Institutions, Technological Creativity and Economic History

  • Joel Mokyr


Economic Science faces a painful dilemma. Although still in many ways the Queen of the Social Sciences, it has rarely been very successful at answering the main question posed by its founder and perhaps most influential member, Adam Smith. Why are some nations rich and others poor? Why do some nations that were poor become rich and others do not? Why do some nations that were rich become poor and others do not? Smith’s own answer turned around specialisation, the division of labour, and the gains from trade, all of which are still acceptable responses to those questions. Yet not long after Smith published his magnum opus, it became gradually clear that he had underestimated the importance of technological change in economic history. This is forgivable: by the time that Smith was writing the “Wealth of Nations”, the British Industrial Revolution was just getting underway. By the time his great mid-nineteenth century followers, John Stuart Mill and Karl Marx, were taking classical economics further, it had become clear that technology was the pivot around which economic progress turned. Early in this century J.A. Schumpeter criticised the static nature of economic theory and proposed a more dynamic approach, focusing on the entrepreneur as an agent of constantly changing technology (Schumpeter 1934).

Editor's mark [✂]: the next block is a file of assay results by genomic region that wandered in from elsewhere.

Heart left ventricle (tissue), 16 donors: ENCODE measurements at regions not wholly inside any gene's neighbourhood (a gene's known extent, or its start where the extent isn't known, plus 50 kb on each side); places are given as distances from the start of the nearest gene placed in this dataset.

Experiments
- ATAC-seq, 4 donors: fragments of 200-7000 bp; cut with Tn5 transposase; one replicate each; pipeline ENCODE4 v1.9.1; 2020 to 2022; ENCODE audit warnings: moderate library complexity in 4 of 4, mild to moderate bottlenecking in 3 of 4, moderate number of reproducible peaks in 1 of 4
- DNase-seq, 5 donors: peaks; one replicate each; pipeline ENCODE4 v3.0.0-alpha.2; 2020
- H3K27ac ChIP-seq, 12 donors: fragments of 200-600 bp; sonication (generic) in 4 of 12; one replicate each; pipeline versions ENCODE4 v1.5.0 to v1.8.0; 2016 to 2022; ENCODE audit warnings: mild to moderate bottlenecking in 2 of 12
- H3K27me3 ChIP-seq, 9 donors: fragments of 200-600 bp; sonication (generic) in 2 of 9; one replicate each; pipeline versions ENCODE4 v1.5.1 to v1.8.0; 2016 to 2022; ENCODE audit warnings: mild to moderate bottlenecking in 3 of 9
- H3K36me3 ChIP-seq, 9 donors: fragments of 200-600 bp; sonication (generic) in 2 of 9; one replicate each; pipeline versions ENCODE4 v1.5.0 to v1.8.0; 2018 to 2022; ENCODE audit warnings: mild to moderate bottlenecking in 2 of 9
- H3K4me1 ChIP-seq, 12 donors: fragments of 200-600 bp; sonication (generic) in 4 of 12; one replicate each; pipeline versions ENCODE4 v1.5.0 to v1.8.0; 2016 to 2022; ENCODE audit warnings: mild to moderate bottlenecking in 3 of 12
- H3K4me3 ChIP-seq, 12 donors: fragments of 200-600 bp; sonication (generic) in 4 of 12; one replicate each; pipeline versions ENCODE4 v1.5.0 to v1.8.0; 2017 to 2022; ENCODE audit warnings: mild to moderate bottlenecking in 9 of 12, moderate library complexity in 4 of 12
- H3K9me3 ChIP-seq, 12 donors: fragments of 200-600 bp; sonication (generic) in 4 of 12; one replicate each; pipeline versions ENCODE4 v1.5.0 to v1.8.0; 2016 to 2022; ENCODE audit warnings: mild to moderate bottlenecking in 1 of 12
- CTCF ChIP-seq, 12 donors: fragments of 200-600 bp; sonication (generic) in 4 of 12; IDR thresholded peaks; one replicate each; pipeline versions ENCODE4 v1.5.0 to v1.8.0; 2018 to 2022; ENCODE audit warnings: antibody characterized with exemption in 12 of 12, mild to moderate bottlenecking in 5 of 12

Technological Change Technological Progress Industrial Revolution Economic History Great Inventor 
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© Springer-Verlag Berlin · Heidelberg 1994

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  • Joel Mokyr

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